The National Zoo says a wild fox broke through a heavy-duty metal mesh enclosure early Monday morning and killed 25 flamingoes and one Northern pintail duck.
Zoo staff “are devastated and mourning the loss” of the birds, a National Zoo news release said.
“This is a heartbreaking loss for us and everyone who cares about our animals,” said Brandie Smith, with the Smithsonian’s National Zoo and Conservation Biology Institute. “The barrier we used passed inspection and is used by other accredited zoos across the country. Our focus now is on the well-being of the remaining flock and fortifying our habitats.”
The zoo said the incident is the first time a predator has breached protective mesh around the flamingo exhibit since it was designed in the 1970s.
“This event, certainly the magnitude of this event, is unprecedented,” said aid Bryan Amaral, senior curator at the zoo, in an interview with WTOP.
There were a total of 74 flamingos in the enclosure at the time the fox went on the rampage. The flamingos at the zoo have their wings clipped and could not fly away from the predator.
Staff were doing their regular rounds early Monday, “and they came upon what appeared to be a commotion in the yard and saw a fox in the exhibit,” Amaral said.
The fox ran away at the sight of the zoo workers and has not been caught.
In addition to the 25 flamingoes and one duck that were killed, three more flamingoes were injured and are being treated at the zoo’s veterinary hospital.
“They appear OK,” Amaral said. “The prognosis for those three in particular is still guarded. But they appear to be bright and alert and doing pretty well.”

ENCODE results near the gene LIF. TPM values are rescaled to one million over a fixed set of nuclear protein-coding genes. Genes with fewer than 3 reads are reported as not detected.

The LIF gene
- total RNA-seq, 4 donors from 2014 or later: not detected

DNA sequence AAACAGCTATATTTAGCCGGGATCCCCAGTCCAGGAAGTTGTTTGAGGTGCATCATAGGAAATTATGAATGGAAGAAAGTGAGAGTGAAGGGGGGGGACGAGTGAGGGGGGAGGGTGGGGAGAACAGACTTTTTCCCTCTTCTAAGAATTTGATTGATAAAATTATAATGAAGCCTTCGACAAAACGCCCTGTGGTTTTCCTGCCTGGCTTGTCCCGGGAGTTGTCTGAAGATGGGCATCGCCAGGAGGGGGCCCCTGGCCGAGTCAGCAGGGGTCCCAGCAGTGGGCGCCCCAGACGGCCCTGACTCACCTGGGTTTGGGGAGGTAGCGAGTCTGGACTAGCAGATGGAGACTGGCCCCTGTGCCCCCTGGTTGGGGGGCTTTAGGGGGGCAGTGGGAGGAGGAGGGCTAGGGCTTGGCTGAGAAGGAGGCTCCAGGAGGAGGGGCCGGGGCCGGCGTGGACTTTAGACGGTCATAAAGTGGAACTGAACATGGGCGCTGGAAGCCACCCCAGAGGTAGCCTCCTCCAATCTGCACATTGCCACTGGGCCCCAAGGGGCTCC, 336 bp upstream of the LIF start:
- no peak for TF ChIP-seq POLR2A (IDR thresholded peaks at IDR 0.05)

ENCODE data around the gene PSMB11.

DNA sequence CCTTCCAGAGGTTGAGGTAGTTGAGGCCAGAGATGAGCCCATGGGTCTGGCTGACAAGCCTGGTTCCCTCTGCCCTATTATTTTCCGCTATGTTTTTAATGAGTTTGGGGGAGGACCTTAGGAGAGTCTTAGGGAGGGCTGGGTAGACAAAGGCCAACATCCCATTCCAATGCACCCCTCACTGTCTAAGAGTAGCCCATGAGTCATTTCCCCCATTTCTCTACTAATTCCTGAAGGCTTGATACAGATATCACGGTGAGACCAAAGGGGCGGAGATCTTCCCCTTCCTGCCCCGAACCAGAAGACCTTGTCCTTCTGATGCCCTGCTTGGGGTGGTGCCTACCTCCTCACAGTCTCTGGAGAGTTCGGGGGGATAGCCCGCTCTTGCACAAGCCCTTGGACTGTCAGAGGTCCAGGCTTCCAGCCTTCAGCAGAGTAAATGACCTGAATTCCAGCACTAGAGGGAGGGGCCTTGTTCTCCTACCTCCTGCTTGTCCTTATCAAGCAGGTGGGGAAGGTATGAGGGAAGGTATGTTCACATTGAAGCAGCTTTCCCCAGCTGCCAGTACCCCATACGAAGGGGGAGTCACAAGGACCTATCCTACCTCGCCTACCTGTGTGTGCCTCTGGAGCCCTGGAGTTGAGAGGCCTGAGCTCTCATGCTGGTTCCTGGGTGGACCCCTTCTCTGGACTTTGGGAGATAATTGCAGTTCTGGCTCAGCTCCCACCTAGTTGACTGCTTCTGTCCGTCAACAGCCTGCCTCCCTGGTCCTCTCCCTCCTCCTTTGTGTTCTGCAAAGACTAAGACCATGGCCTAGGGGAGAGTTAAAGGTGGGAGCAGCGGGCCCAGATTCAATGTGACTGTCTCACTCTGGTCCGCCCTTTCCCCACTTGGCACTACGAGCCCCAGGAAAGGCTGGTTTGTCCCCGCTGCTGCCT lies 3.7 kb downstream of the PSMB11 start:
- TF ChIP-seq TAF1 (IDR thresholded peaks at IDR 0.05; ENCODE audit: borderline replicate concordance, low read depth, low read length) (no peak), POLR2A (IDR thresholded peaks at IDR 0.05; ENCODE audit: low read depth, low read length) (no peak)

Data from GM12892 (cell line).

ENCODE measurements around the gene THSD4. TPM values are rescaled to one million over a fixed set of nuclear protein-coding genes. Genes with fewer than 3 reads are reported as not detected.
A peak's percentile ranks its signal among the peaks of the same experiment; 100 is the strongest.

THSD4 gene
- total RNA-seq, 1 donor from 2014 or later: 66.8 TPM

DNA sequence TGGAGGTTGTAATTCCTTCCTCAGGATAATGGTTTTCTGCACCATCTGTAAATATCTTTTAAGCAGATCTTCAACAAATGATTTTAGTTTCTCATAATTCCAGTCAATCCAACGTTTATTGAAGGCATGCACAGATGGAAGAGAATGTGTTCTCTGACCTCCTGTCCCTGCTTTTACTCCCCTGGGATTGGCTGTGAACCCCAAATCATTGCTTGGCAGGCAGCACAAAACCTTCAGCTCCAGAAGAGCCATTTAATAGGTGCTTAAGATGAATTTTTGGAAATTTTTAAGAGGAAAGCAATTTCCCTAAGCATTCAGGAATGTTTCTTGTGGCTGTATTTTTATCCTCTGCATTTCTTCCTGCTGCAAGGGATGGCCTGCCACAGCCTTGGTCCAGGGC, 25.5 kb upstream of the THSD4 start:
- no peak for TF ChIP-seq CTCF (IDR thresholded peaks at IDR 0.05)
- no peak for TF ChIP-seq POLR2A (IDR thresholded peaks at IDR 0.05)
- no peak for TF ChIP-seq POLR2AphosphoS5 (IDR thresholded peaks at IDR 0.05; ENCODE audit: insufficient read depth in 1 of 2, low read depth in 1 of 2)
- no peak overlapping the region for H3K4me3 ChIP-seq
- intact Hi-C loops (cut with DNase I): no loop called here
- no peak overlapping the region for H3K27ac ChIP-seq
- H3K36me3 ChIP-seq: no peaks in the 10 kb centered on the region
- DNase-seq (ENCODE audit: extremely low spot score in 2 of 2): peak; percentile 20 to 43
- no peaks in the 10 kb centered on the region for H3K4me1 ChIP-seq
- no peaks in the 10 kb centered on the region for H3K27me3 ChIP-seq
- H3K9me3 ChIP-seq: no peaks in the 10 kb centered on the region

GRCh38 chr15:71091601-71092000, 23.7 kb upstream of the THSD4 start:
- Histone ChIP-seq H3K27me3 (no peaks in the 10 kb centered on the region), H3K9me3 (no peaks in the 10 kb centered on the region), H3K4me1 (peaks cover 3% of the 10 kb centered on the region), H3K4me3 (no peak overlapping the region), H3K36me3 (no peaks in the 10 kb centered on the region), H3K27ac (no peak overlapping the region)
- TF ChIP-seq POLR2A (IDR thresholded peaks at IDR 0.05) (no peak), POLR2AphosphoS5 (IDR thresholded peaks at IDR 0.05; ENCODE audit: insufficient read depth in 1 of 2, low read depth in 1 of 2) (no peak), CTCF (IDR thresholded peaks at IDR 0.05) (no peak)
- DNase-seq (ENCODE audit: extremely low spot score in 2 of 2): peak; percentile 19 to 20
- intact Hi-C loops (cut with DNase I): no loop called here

The remaining flamingos were moved to an indoor barn and the ducks were moved to a covered, secure outdoor space, the zoo said.
Staff members inspect exhibits multiple times a day, the zoo said, and the last inspection of the outdoor yards around the Bird House was Sunday at 2:30 p.m. At that time, no “areas of concern were observed at the flamingo habitat,” the news release stated.
However, after the discovery of the fox attack Monday morning, zoo staff discovered a new softball-sized hole in heavy-duty mesh that surrounds the outdoor yard that they said wasn’t there the day before.
The zoo said it is has already taken steps to reinforce the metal mesh surrounding flamingo yard, which was last replaced in 2017 and was inspected and accredited by the Association of Zoos and Aquariums.
“We actually put out a call to multiple other colleagues at multiple accredited zoological facilities, who also used the same type of containment to see if it was problematic anywhere else.”
He said no other zoos reported any problems with the mesh fencing.
In addition, the zoo has installed live traps around the outdoor yard to catch any predators and digital cameras with movement-triggered infrared sensors to capture overnight activity.
Amaral said the zoo also installed an electric fence around the exhibit to act as an animal deterrent.
The zoo’s Bird House was undergoing renovation at the time and is closed to the public. The zoo’s flamingo flock lives primarily in a 9,750-square-foot-yard outdoor space with a heated pool and barn.
American, or Caribbean, flamingos have a natural life span of about 40-60 years.
WTOP’s Liz Anderson and The Associated Press contributed to this report.